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Breaking Down Washington Wide Receiver Rome Odunze

Greg Gabriel with a look at Washington’s talented wideout, and likely first-round draft pick, Rome Odunze

COLLEGE FOOTBALL: NOV 25 Washington State at Washington Photo by Jesse Beals/Icon Sportswire via Getty Images

If there is one thing that is certain in the upcoming 2024 Draft, it's that this Draft is loaded with quality wide receivers. There could well be four of five receivers selected in the opening round. One of these receivers is Washington's Rome Odunze, who is a big, fast, physical, and productive player. Currently, I have him rated as the number three wide receiver in this class, and there is no doubt that he is going to be a big contributor as a rookie to the team that selects him next April.

Qdunze is a fourth-year player who originally enrolled at Washington in 2020. He only played in four games that season, so he held on to his red-shirt year, which means he has one more year of eligibility if he wants to take it.

In the last three seasons, Rome has played in all of Washington's games and started 28. In that three-year period, he has 197 receptions for 2,983 yards and 24 touchdowns. Not bad for someone not named Marvin Harrison Jr.

Speaking of Harrison, despite the hype machine that follows Harrison, several high-level NFL evaluators do not have Harrison as WR1 in this class. These people all have LSU's Malik Nabers as WR1. Just to reiterate, I am not saying there are clubs that have Nabers as WR1, but rather individuals. Clubs don't begin to put a preliminary Draft Board together until February, shortly before the Combine. Regardless of which receiver comes off the board first, that does not mean every club has that player as the top receiver. No two Draft Boards are alike, and each club will line up their board according to their grades, not the popular opinion of analysts.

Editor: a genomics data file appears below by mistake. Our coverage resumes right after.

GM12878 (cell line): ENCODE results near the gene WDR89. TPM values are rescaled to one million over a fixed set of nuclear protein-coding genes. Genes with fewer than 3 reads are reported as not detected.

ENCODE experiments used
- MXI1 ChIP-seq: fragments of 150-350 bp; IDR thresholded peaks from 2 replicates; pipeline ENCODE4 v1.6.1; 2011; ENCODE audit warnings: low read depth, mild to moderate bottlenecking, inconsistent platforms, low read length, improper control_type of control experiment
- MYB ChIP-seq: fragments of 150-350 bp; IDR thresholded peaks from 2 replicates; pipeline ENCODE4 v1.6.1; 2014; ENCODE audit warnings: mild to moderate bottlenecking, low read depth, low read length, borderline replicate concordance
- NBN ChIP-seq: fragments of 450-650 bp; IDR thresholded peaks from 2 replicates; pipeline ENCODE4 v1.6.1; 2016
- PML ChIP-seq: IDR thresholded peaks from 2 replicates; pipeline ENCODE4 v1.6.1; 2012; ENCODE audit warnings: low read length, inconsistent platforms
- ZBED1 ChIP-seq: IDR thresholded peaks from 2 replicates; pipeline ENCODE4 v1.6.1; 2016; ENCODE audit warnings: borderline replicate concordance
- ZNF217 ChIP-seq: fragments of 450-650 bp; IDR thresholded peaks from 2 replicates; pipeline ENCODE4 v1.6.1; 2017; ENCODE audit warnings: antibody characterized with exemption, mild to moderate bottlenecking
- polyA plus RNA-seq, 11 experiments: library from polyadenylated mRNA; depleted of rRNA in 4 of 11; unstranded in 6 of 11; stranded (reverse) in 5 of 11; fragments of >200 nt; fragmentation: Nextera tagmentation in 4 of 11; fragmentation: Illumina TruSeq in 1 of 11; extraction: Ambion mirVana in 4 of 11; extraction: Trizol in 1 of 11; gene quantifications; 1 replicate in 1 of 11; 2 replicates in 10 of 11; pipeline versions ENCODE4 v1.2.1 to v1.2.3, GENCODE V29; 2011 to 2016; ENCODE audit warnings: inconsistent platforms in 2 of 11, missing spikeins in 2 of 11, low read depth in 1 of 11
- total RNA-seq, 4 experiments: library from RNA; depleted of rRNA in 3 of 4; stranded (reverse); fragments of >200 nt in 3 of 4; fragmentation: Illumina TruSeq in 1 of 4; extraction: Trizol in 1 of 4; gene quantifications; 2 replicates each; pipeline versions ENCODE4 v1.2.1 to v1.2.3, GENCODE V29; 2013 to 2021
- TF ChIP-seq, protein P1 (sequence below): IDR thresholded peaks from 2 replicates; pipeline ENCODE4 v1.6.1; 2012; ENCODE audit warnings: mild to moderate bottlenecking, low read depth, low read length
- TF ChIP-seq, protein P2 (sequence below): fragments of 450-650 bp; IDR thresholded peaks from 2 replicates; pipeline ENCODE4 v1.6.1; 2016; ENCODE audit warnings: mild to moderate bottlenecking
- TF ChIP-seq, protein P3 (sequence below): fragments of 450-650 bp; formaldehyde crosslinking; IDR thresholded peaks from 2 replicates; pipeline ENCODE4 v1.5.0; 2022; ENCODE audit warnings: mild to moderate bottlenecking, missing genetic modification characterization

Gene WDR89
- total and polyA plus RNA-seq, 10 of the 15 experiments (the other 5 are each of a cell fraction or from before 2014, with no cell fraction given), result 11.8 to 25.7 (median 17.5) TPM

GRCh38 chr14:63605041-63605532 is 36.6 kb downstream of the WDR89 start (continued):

Getting back to Odunze, there is a lot to like about his game. He has great size at about 6-3, 215, with very good overall athleticism and speed. I would estimate that he will run about 4.45 at Indy. The Washington offense is a very good college offense, and the route tree that their receivers run is a full NFL route tree. Rome is a very good route runner who can use moves or change of pace to get open. With his flexibility, he easily breaks down at the top of a route and has a nice burst coming out of cuts to gain separation. With his size and length, he can and does make the contested catch. His hands are excellent and very strong. He is going to win the jump balls because of those strong hands. It's fair to say that Odunze wins in most situations.

After the catch, Odunze isn't an overly elusive runner, but he is very strong, can make the first man miss, and runs with strength and power. He can and does get yards after contact. As an added plus, he is used as a punt returner at times and is very effective.

How does Odunze fit into the Chicago Bears' offense? Right now, he is the perfect X receiver being that he is tall, fast, and strong. He fits the profile for X perfectly. That said, if there is a coaching change for the Bears, either at the top or at the OC position, the new offense will change. That means the big X receiver may not fit the profile of what a new coordinator wants. That said, Odzune can fit in any scheme because of his natural skill set. Any club, regardless of scheme, would be foolish not to want him in their wide receiver room. The current player in the League that he reminds me of is Philly's A.J. Brown. Rome is a bit taller, but both are big and very physical players.

How high does Rome go in the Draft? At this point, it's hard to come up with a realistic answer. On tape, he certainly looks and plays like a Top 15 player. What we don't know is his verified athleticism. How fast is he, how quickly does he run the agility drills, and how high can he jump? Those are all very important parts of the evaluation process. While he looks like a 4.45 guy, what if he runs 4.60? That would hurt his value come Draft Day. The same holds true for all the receivers in the Draft. The evaluation process is a long, methodical system, and no grades can be final until we have all the pertinent information. Right now, I have him as WR3, in the end, he could be higher or lower. We will find out soon enough.